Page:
Produced by the Office of Marketing and Communications
Alum Honored for Helping Same-Sex Couples Navigate Finances
Courtesy of Wood Derricks
Although same-sex marriage is now legal coast to coast and the number of gay and lesbian couples tying the knot has skyrocketed—not mention plenty others who share their lives without taking vows—Woody Derricks ’97 long ago noticed something about many of his fellow financial advisers.
“Most advisers seemed to be uncomfortable providing advice to gay and lesbian couples,” Derricks said. “I realized there’s a disconnect between same-sex couples and financial services.”
But despite that discomfort—or perhaps judgmentalism—the need for such services is real, and the Baltimore-based Derricks is a leader supporting this clientele through his company, Partnership Wealth Management.
In part because they’re less likely to have children, same-sex couples have more disposable income available for investments. But they also could face the challenge of who will care for them in their old age.
And in addition to questions about death benefits, shared health insurance or tax-filing status, they may still have to take into account risks from discrimination—potential job loss in certain U.S. states, even refusal to allow them to live as couples in some retirement homes or communities.
Since the Supreme Court ruled that same-sex marriage was legal nationwide in 2015, the percentage of married, cohabitating LGBTQ couples rose from 38% before the ruling to 61% two years later, according to the Pew Research Center.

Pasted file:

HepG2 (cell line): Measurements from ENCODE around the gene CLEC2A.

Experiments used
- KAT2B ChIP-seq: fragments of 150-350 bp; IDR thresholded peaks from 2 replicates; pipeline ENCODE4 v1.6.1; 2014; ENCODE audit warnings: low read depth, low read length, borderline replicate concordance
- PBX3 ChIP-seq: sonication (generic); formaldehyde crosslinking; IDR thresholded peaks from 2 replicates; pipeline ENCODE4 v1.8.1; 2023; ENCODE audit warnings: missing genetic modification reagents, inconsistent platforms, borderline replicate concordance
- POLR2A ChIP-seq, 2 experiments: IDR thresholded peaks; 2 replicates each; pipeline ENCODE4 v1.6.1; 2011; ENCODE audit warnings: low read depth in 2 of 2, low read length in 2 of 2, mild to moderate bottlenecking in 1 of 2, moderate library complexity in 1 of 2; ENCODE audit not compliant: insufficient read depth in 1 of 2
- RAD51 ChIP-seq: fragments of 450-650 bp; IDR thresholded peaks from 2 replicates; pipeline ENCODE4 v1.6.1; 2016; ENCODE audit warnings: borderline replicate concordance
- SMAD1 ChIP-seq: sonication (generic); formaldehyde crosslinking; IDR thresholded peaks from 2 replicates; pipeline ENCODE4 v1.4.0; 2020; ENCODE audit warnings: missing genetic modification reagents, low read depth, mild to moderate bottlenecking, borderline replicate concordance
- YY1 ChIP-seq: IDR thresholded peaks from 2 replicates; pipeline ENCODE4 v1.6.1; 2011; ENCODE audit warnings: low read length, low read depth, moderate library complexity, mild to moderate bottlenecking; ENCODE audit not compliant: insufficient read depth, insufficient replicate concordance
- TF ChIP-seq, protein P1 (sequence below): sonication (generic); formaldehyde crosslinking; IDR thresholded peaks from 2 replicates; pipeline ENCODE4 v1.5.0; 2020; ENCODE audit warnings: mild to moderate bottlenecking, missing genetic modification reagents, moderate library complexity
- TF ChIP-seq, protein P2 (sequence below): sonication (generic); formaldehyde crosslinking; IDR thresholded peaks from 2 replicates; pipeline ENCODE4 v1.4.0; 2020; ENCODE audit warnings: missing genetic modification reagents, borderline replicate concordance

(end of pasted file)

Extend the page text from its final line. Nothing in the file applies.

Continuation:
Derricks, who is heterosexual, dedicated himself to working with same-sex couples long before the 2015 landmark decision. He said he began refining his naturally hospitable nature as an undergraduate at the University of Maryland, when he worked for Dining Services. The opportunity to serve dignitaries at the president’s house taught him the importance of treating every client with respect.
Derricks had worked in financial planning in California, and when looking to settle on the East Coast, he decided Baltimore was the best bet for connecting with an underserved LGBTQ clientele.
He was chosen earlier this year as one of the Baltimore Business Journal‘s 11 Leaders in Diversity for 2019—an honor that came as no surprise to clients Bob Veltkamp and Greg Nemetz.
They met Derricks in 2003 and continue to use his services. Whether planning their wills or buying a second home, the couple has long relied on Derricks for counsel.
“I need to hear from him that we were making a good decision,” said Nemetz. “It gives us total peace of mind, financially.”
Judy Hashem, who met Derricks over 20 years ago, continues to consult him from her new residence in Arizona—a testament to the quality of his services, she said.
“He made me feel like he cared and wanted to serve the needs of our community,” Hashem said. “No one else had ever reached out to us.”
While it’s great to be recognized for hard work, giving back to the Baltimore-area LGBTQ community just feels like the right thing to do, Derricks said.
“My clients have said they’re proud of me and proud to work with us, and to me that’s more gratifying than winning an award,” Derricks said.
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